CHEYENNE – Wyoming’s 400-mile Interstate 80 corridor is going to see more traffic in coming years, and making sure its facilities are accommodating and safe is going to come at a high cost.
But with a potential influx of federal dollars for infrastructure projects in coming years, Wyoming is making sure it starts the conversation about how to address the project now.
Consultants presented a report to the Wyoming Transportation Commission last week that outlines the beginnings of a master plan for the I-80 corridor across the entire southern portion of the state.
Any proposal for a major redevelopment of I-80 is going to be in the range of hundreds of millions or even billions of dollars, said Bill Panos, Wyoming Department of Transportation director. But he said the increase in traffic volumes in the corridor over the next 10 years is going to be significant.
It’s telling of the economic times in Wyoming that Panos said, “We simply don’t have that energy revenue that’s flowing in to keep up.” Since 2016, Wyoming agencies have been cut across the board following a downturn in energy prices.
The study is looking at implementing tolls along the corridor and what the benefit would be versus the cost of travelers diverting to toll-free paths. The preliminary report includes analysis of the possibility of 10- and 25-cent per mile tolls.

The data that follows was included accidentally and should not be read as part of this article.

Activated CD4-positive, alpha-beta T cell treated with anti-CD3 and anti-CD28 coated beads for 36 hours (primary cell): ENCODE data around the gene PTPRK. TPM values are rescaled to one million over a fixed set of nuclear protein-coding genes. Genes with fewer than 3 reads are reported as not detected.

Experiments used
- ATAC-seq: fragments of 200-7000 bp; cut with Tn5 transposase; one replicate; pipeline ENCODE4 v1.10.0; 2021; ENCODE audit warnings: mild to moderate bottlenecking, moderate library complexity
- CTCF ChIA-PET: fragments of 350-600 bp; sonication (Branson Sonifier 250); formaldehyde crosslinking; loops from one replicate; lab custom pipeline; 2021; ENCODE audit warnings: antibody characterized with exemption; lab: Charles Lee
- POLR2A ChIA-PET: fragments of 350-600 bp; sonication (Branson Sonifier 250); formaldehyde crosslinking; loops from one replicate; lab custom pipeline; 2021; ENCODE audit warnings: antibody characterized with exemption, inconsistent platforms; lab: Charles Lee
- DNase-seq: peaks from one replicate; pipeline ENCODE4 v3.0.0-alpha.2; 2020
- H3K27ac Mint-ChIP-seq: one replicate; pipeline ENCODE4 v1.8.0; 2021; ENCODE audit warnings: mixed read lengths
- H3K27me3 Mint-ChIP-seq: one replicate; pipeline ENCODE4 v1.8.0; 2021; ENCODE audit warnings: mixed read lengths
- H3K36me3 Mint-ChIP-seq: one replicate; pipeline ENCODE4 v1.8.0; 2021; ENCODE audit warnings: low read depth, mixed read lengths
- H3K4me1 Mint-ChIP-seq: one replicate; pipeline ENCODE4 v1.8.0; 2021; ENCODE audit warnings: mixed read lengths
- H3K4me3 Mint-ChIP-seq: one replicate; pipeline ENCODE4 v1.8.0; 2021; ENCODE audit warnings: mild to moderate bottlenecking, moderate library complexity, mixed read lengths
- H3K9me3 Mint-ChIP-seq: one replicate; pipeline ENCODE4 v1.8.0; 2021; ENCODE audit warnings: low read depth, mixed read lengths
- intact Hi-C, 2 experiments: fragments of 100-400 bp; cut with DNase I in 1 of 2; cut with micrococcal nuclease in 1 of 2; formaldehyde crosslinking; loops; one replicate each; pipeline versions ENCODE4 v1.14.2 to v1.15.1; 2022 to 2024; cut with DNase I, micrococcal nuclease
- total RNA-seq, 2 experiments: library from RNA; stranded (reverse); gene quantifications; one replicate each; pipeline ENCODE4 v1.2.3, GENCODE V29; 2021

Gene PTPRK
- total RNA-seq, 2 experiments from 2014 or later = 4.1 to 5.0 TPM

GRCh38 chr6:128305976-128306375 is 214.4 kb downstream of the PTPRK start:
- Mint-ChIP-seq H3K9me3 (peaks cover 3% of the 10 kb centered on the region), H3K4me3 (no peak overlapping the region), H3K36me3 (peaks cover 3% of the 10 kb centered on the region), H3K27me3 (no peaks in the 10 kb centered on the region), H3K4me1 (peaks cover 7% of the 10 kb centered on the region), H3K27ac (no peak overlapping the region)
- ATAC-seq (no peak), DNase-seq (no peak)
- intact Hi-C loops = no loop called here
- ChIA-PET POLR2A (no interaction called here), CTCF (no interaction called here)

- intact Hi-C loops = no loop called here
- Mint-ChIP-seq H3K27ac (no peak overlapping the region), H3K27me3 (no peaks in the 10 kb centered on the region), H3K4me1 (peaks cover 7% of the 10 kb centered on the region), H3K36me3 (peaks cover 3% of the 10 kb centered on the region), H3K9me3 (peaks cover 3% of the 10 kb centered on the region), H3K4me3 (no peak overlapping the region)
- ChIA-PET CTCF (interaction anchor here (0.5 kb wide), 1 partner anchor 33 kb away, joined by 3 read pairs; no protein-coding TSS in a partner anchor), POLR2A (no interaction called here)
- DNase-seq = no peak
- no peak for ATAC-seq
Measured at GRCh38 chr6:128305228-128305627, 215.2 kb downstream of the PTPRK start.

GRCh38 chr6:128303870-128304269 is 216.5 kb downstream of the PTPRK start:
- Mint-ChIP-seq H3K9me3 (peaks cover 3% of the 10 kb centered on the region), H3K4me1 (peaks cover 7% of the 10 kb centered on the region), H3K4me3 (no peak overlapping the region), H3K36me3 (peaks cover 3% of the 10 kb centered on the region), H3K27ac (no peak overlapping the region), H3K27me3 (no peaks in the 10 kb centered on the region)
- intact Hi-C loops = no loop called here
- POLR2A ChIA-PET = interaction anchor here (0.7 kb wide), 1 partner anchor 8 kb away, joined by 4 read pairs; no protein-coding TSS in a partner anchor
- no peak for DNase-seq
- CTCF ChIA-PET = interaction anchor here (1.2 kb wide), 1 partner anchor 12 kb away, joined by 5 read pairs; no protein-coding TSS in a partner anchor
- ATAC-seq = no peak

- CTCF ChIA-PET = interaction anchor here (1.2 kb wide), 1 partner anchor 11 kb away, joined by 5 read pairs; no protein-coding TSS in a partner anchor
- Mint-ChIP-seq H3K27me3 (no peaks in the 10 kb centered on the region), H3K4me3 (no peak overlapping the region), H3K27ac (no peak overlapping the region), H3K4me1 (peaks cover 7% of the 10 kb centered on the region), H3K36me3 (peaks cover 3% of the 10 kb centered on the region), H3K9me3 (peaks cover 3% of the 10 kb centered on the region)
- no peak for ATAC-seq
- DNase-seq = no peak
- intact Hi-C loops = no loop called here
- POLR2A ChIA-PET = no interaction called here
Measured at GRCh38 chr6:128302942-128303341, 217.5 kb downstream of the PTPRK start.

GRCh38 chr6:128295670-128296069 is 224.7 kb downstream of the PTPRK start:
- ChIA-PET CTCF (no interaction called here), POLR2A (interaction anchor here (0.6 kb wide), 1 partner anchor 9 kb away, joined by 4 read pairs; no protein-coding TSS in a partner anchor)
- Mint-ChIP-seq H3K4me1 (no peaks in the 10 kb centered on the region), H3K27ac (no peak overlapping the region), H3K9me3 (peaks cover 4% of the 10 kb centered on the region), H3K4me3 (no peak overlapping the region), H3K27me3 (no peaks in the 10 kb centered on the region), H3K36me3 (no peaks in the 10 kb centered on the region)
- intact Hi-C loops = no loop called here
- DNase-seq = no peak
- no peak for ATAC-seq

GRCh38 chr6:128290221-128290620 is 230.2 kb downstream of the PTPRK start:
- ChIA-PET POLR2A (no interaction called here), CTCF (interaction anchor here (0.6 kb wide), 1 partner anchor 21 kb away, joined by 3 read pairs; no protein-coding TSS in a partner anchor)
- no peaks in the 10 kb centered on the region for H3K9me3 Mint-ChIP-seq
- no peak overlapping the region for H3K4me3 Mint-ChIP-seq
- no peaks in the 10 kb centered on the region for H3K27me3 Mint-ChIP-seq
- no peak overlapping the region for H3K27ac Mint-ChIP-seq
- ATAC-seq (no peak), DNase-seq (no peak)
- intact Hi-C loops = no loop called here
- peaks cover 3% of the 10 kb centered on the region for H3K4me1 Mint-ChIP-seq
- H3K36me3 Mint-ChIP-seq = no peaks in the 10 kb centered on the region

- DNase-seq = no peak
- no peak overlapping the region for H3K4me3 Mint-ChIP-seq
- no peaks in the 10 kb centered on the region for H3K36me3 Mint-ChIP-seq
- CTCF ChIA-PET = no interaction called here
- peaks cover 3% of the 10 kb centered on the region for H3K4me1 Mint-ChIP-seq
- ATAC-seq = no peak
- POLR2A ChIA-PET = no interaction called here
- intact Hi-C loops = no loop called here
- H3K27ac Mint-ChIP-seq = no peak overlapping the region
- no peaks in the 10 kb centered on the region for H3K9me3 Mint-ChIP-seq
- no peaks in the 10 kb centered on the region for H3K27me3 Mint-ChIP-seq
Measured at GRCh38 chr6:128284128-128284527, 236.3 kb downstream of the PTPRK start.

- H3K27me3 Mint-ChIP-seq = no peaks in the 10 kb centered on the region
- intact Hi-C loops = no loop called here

Tolling was previously discussed but rejected by the Wyoming Legislature, but Panos said it’s important simply to provide information to elected officials about options for funding construction, operation and maintenance of the roadway.
Nebraska school to offer in-state tuition to Colorado, Kansas undergrads
KEARNEY, Nebraska — The University of Nebraska at Kearney is offering in-state tuition rates to Colorado and Kansas residents who are accepted as regular on-campus undergraduate students.
The university said it will offer a new Advantage Scholarship that effectively decreases the tuition rate for those students to $198 per credit hour, beginning in fall 2018.
Kansas students currently pay $288, which is 150 percent of resident tuition under an agreement among 10 Midwestern states. Colorado is not part of that group, and students from there currently pay $418 per credit hour to attend the university. Officials say qualifying students could save an average of nearly $28,000 over four years.
ACLU sues over Kansas law that targets Israel boycotts
TOPEKA, Kansas — The American Civil Liberties Union filed a federal lawsuit last week on behalf of a teacher challenging Kansas’ new law barring state contractors from participating in boycotts against Israel, saying it’s a clear violation of her free speech rights.
The lawsuit was brought on behalf of Esther Koontz, a math and science curriculum coach at a Wichita public school, seeks to overturn a law that took effect July 1 and prohibits the state from entering into contracts with individuals or companies participating in a boycott of Israel.
Twenty-one states have such policies, from liberal California to conservative strongholds such as Alabama and Texas; in Kansas, the measure had strong bipartisan support. (A bipartisan 2016 Colorado law requiring the state’s Public Employees Retirement Association to divest from companies that boycott Israel passed by wide margins.)
States have enacted their laws in recent years amid an increasingly visible movement protesting Israel’s policies toward Palestinians. Backers of boycotting Israeli companies argue that they’re defending Palestinians’ human rights, while boycott critics contend the goal is to destroy the Jewish state.
“The government does not get to use its leverage to silence one side of the debate,” Brian Hauss, an ACLU attorney, told The Associated Press. The ACLU is asking to have enforcement of the law blocked while the case proceeds.